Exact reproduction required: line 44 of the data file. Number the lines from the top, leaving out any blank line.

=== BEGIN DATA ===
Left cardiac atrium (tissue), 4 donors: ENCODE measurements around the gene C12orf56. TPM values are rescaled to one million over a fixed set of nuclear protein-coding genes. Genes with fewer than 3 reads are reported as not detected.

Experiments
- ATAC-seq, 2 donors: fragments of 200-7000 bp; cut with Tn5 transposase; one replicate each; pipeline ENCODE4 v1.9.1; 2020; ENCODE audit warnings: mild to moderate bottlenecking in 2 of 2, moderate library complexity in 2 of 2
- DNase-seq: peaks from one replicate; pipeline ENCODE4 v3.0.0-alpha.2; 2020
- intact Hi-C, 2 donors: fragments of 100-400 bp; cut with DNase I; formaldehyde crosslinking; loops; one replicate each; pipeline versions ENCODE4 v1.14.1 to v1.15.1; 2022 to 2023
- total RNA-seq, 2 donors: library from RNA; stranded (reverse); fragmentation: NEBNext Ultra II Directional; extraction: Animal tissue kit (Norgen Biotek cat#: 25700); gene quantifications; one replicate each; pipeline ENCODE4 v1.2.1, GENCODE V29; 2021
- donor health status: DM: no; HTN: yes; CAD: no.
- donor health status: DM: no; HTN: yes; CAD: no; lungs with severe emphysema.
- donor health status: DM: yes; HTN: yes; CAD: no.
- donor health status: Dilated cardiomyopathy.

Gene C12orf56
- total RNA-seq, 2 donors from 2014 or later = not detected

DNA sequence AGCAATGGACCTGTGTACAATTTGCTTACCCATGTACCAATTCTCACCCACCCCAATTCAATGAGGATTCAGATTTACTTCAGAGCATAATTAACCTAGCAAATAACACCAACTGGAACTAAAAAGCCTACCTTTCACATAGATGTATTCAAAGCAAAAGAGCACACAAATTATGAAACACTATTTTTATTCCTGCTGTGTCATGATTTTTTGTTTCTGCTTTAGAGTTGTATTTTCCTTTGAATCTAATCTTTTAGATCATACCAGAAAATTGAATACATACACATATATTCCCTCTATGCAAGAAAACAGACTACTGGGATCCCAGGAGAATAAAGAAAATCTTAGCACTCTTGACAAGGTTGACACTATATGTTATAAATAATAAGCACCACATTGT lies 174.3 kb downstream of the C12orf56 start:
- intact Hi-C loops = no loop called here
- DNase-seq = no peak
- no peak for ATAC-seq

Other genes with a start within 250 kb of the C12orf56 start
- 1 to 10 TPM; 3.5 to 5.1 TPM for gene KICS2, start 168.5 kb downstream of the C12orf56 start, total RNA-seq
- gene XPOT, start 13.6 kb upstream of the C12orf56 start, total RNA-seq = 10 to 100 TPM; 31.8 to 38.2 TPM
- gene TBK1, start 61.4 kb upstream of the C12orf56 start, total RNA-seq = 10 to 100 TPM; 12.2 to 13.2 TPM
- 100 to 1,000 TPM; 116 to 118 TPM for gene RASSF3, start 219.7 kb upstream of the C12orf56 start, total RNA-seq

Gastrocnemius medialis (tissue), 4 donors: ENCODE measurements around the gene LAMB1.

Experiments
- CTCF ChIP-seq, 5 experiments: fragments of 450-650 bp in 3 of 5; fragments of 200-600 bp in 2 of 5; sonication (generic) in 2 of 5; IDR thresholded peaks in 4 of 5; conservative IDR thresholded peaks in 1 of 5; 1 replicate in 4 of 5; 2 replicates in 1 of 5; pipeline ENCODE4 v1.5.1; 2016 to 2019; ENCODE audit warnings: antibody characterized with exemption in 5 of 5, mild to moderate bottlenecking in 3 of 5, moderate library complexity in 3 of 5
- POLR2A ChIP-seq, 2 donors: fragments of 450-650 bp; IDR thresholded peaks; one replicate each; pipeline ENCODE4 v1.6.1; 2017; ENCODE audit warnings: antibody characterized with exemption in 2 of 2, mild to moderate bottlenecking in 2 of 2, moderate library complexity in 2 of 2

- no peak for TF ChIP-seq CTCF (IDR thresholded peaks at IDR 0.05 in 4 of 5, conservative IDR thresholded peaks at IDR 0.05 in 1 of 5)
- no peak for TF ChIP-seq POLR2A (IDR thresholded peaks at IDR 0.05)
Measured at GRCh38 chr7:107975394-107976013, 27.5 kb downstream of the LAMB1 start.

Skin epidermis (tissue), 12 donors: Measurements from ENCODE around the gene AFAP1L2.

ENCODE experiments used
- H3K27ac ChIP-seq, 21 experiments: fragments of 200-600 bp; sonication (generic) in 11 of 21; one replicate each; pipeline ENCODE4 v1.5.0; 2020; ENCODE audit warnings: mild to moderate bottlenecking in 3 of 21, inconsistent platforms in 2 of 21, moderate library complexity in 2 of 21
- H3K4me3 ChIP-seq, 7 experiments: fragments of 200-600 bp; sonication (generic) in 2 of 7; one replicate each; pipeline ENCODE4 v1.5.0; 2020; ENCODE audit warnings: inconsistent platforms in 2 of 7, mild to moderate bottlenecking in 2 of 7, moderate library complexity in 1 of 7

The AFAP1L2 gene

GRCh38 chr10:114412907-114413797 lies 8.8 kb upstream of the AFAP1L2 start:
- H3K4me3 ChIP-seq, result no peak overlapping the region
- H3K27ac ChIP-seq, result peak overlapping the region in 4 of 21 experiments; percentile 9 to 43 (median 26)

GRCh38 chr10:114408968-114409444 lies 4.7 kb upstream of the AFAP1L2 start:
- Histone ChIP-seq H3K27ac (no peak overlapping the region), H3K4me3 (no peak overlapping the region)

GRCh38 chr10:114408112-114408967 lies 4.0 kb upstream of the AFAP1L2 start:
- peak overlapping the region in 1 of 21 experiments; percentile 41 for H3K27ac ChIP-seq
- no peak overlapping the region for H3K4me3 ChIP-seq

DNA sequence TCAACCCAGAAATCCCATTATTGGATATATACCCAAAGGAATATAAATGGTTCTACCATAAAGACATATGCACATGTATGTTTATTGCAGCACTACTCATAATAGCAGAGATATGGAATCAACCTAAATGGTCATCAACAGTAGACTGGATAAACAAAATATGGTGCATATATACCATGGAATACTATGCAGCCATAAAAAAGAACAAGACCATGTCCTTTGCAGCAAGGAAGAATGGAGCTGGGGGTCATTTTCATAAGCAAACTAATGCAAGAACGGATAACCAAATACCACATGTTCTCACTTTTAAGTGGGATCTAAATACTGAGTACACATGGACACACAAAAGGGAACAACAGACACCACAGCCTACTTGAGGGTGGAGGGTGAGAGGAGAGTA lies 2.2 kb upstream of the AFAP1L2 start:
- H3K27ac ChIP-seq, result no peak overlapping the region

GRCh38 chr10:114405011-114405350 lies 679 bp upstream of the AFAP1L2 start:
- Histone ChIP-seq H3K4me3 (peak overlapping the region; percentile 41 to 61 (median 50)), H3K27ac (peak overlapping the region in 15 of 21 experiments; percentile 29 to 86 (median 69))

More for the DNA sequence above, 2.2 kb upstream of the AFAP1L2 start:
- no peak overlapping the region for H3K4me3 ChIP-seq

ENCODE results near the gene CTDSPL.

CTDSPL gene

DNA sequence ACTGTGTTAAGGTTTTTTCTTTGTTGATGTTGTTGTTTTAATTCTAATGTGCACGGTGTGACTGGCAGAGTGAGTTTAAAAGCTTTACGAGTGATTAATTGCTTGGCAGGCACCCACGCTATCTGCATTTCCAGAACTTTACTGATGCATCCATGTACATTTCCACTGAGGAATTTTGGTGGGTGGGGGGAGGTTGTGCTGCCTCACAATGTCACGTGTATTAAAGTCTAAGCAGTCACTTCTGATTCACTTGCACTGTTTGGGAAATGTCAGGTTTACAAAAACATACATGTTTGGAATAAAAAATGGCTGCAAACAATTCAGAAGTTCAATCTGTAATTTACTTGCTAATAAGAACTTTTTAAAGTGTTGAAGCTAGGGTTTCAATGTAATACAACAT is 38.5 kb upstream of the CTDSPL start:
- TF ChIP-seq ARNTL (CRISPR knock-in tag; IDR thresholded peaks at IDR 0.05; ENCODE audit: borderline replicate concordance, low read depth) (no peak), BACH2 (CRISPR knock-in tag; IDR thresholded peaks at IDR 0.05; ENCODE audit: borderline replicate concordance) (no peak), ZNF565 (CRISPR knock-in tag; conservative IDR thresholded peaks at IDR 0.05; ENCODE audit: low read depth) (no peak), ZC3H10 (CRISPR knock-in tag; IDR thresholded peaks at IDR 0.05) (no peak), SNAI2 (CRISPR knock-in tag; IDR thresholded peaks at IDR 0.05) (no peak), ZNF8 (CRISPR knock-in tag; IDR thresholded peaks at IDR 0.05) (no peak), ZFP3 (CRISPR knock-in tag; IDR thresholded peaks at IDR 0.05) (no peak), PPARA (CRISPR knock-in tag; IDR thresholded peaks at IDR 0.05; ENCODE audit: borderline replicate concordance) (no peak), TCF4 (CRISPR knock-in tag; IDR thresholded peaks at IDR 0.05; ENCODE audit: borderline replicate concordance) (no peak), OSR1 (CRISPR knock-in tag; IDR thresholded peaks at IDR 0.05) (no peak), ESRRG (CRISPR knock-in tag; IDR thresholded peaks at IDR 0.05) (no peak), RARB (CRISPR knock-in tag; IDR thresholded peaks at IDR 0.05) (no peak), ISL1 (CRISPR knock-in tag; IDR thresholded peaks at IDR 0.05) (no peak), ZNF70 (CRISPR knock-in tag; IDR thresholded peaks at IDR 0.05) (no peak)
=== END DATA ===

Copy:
GRCh38 chr10:114405011-114405350 lies 679 bp upstream of the AFAP1L2 start: